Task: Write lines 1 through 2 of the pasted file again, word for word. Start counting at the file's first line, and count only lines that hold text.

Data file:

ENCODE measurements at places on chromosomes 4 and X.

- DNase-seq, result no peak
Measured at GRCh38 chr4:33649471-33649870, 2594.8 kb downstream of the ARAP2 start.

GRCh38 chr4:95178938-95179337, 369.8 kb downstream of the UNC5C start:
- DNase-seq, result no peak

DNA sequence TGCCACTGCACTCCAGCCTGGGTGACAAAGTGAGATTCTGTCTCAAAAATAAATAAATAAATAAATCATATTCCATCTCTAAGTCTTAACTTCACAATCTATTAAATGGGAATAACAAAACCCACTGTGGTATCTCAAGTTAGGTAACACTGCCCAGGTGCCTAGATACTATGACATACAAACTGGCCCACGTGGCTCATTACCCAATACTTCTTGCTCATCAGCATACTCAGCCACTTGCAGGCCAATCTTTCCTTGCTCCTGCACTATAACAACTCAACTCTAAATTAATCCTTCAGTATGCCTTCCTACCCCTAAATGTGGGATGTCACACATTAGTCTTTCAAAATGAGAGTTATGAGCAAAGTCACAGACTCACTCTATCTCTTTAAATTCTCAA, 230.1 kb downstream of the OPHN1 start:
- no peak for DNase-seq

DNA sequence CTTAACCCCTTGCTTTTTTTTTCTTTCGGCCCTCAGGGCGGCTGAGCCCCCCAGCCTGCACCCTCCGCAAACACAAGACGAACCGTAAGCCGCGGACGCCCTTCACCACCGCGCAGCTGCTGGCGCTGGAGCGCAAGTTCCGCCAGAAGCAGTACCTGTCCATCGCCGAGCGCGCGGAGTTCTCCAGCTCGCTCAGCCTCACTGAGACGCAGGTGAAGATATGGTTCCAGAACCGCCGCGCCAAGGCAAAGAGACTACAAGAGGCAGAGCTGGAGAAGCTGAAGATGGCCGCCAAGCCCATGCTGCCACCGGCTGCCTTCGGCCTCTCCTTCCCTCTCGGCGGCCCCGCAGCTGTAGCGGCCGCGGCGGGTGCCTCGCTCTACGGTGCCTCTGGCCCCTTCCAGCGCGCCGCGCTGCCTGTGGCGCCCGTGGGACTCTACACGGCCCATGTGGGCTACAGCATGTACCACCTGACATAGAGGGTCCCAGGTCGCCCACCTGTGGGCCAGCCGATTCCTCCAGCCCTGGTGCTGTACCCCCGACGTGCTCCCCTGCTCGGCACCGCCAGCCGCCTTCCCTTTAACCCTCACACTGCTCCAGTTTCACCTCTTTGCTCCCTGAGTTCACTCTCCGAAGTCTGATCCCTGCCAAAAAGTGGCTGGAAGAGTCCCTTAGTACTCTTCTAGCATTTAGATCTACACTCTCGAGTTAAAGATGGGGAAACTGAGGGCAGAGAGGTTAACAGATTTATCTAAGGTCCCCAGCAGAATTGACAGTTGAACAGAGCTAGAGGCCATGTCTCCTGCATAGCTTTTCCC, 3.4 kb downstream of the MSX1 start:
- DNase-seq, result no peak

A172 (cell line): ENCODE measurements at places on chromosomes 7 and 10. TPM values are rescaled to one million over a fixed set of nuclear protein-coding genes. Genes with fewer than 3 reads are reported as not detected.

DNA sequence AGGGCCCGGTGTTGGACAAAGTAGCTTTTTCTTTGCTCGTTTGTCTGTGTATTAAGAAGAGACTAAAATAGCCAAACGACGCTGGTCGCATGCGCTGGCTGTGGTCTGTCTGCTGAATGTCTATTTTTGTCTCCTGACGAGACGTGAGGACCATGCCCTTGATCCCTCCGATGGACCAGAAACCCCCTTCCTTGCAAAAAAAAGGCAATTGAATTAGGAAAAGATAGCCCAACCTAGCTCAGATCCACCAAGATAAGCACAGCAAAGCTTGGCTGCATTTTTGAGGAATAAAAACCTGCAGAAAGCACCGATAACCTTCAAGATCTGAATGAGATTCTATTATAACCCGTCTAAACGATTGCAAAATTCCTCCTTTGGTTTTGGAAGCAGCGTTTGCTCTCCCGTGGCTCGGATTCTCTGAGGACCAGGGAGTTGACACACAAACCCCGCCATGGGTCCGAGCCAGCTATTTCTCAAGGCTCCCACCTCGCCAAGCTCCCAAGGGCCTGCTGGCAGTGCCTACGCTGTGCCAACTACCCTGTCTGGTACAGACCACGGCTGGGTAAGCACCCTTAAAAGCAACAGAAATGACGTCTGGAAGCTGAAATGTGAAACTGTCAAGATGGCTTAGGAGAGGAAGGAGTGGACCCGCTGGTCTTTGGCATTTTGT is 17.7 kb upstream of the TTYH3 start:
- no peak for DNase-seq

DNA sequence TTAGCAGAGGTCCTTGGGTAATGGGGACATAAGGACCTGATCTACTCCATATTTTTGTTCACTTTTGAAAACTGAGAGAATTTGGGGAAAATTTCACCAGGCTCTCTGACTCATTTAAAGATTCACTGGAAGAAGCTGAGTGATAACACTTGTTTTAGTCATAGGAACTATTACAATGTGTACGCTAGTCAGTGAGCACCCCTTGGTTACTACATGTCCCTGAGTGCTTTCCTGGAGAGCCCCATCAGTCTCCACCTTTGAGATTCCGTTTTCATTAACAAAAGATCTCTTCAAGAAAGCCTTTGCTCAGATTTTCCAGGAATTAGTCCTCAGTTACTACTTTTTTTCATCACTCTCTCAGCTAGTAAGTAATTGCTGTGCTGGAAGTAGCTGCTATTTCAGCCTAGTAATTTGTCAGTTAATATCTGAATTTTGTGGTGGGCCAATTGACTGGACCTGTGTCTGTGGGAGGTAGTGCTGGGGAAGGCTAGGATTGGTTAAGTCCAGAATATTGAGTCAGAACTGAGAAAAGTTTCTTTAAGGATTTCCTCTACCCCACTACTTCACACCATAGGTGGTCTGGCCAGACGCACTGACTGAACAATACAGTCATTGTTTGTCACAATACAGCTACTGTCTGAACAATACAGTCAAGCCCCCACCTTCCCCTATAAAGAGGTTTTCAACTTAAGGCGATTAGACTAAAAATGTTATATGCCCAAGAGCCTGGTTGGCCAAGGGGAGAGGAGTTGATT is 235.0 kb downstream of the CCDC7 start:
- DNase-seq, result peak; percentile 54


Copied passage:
ENCODE measurements at places on chromosomes 4 and X.

- DNase-seq, result no peak